Last week, the Federal Aviation Administration fined Southwest Airlines a whopping $10.2 million for failing to inspect aging aircraft for cracks in their metal skin. This week, Southwest grounded 43 of its 520 Boeing 737s to do belated inspections, briefly disrupting its schedule.
Those two moves came as a jolt to Southwest, a hugely successful, populist airline which points out that it has never had an accident that killed a passenger or crew member—and to air travelers, who wonder what they can do when even the most trusted carriers reveal heretofore unknown safety issues.
The unsettling, undeniable truth is that air travel always has had an element of risk, and always will, in spite of the U.S. aviation industry’s heartening progress in reducing accidents in recent years. But while risk is real, there are things air travelers can do to manage risk.
First, when safety problems result in flight delays or cancellations—or news about safety problems simply shakes your confidence—you can book away from the affected airline. You can always go back if and when your confidence returns.
In Southwest’s case, the carrier scrapped 4 percent of its flights Wednesday, returning to normal on Thursday. But because Southwest has aggressively challenged legacy airlines and fellow low-cost carriers by moving into big markets like Philadelphia—long a US Airways stronghold—it faces competitors on those heavily trafficked routes. In such circumstances, flyers have a choice of airlines.
Even before booking a flight, you can research and weigh an airline’s safety record, just as you would its prices, routes, number of frequencies and departure and arrival times.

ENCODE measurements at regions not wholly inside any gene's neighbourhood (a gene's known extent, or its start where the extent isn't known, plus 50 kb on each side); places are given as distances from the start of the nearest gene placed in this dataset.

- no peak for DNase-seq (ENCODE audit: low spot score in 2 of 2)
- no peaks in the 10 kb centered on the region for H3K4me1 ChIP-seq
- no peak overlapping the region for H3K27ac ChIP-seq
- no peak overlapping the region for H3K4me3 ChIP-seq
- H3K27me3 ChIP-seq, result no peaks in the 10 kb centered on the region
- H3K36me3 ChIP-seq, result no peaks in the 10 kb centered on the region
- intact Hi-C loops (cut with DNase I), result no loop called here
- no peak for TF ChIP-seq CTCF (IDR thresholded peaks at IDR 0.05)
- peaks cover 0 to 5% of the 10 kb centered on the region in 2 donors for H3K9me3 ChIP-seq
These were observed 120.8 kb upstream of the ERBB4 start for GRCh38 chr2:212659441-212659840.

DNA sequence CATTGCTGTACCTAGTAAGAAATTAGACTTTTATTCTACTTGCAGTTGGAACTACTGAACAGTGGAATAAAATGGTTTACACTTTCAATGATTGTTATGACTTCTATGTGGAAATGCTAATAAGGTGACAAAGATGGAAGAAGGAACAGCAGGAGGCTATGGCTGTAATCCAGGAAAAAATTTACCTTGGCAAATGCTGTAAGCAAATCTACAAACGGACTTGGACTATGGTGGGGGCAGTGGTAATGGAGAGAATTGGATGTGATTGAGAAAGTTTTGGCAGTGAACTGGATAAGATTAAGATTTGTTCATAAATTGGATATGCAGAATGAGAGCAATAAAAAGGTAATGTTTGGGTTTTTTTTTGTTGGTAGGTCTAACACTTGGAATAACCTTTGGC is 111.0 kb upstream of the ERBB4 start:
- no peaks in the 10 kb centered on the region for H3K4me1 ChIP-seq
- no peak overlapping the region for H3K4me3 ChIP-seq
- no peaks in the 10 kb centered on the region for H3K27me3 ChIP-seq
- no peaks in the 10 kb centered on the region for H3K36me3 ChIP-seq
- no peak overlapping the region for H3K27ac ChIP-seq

The best way to do that is to tap U.S. government data—public information you have a right to see. The FAA, a branch of the Department of Transportation, posts voluminous quantities of such information on its Web site. Indeed, the problem with government is not so much a dearth of data as the challenge of digging through it all to unearth the nuggets you want.
The FAA lists accident reports and statistics from the National Transportation Safety Board under its Accident & Incident Data heading. You can also listen to the actual air traffic control audio tapes of mishaps, such as a much-publicized runway incursion at Los Angeles International Airport last Aug. 16, or read a transcription. You can read about every accident in U.S. civil aviation in the past 10 years.
Perhaps most importantly, you can look up air carrier fatalities airline-by-airline.
Given how helpful the FAA can be, it is disturbing that this watchdog took such a long time to bark about Southwest when problems occurred. More information may on the way about that, though, thanks to House Transportation and Infrastructure Committee hearings on the FAA-Southwest relationship, scheduled for April 3. Hopefully, we’ll soon find out if the watchdog has teeth.